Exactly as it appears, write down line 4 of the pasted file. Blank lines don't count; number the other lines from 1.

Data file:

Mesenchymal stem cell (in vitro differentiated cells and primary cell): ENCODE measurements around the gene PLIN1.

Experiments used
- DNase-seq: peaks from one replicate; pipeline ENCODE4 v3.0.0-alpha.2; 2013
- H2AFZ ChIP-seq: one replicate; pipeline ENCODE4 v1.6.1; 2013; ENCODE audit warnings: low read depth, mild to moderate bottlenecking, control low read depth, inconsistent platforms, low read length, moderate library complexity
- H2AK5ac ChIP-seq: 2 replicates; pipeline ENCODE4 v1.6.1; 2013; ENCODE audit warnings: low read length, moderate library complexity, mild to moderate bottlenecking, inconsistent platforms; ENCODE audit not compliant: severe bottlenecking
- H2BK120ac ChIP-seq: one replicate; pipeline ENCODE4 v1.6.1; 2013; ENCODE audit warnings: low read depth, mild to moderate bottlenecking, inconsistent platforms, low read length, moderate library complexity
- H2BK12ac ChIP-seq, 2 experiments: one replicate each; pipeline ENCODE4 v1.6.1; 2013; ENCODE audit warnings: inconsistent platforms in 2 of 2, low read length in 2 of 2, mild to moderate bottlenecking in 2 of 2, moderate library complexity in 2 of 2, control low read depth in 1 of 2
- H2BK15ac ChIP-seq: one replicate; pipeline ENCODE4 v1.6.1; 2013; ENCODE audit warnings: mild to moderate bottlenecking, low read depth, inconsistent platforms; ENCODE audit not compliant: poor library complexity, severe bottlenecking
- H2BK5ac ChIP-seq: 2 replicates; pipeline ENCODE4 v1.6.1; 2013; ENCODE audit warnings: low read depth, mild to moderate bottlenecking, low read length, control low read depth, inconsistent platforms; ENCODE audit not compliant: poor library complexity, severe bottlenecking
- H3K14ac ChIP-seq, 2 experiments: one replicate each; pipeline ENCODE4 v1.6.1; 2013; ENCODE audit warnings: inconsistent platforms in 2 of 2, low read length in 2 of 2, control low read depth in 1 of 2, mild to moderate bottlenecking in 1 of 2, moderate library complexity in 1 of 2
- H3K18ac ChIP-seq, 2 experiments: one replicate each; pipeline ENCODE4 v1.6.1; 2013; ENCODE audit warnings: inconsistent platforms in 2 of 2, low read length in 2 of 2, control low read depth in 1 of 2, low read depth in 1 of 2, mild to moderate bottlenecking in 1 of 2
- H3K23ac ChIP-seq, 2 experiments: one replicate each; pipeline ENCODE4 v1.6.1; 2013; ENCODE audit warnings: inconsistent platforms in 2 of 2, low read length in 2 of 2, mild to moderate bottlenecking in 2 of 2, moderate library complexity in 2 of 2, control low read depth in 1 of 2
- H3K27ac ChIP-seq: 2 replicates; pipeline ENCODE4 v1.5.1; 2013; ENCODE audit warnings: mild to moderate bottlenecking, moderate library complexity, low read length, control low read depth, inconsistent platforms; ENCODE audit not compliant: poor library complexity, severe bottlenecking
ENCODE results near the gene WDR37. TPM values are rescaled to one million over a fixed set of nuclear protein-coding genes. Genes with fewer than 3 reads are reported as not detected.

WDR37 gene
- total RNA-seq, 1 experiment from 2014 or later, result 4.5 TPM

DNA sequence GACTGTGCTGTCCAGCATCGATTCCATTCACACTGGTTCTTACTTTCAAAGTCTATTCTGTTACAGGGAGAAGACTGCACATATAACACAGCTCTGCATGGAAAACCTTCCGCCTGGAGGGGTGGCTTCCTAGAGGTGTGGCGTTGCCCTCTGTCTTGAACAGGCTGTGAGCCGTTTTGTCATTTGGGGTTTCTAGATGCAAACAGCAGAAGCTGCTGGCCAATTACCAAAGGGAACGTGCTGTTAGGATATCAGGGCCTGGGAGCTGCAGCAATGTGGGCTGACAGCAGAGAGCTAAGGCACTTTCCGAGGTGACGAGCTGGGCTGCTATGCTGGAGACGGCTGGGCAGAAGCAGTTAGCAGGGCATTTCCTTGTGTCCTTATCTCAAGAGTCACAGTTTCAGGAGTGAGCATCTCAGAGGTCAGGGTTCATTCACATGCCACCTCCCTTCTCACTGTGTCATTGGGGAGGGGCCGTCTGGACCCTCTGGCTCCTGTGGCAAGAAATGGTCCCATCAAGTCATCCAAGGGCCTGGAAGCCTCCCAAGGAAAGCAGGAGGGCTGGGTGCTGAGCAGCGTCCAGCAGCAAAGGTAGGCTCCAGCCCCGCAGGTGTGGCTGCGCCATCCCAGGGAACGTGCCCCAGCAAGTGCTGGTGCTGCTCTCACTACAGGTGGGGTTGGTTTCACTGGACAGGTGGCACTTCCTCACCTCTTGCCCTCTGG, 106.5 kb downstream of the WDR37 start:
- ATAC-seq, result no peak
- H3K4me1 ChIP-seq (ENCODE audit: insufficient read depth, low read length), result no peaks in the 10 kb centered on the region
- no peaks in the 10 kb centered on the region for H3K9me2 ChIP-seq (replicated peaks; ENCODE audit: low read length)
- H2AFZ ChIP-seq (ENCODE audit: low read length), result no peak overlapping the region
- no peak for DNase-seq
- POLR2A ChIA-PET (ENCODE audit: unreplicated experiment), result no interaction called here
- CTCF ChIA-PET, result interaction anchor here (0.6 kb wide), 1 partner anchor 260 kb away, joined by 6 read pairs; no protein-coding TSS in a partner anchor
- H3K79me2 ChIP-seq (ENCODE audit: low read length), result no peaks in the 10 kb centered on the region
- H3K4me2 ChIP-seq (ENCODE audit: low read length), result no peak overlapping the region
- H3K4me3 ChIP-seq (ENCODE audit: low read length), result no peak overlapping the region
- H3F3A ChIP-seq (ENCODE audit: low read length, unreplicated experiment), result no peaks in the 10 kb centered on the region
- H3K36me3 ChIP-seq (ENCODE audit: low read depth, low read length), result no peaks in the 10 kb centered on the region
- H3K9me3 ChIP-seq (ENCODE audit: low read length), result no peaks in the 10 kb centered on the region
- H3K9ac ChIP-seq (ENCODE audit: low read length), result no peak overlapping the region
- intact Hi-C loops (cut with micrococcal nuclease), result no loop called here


- H2AFZ ChIP-seq: one replicate; pipeline ENCODE4 v1.6.1; 2013; ENCODE audit warnings: low read depth, mild to moderate bottlenecking, control low read depth, inconsistent platforms, low read length, moderate library complexity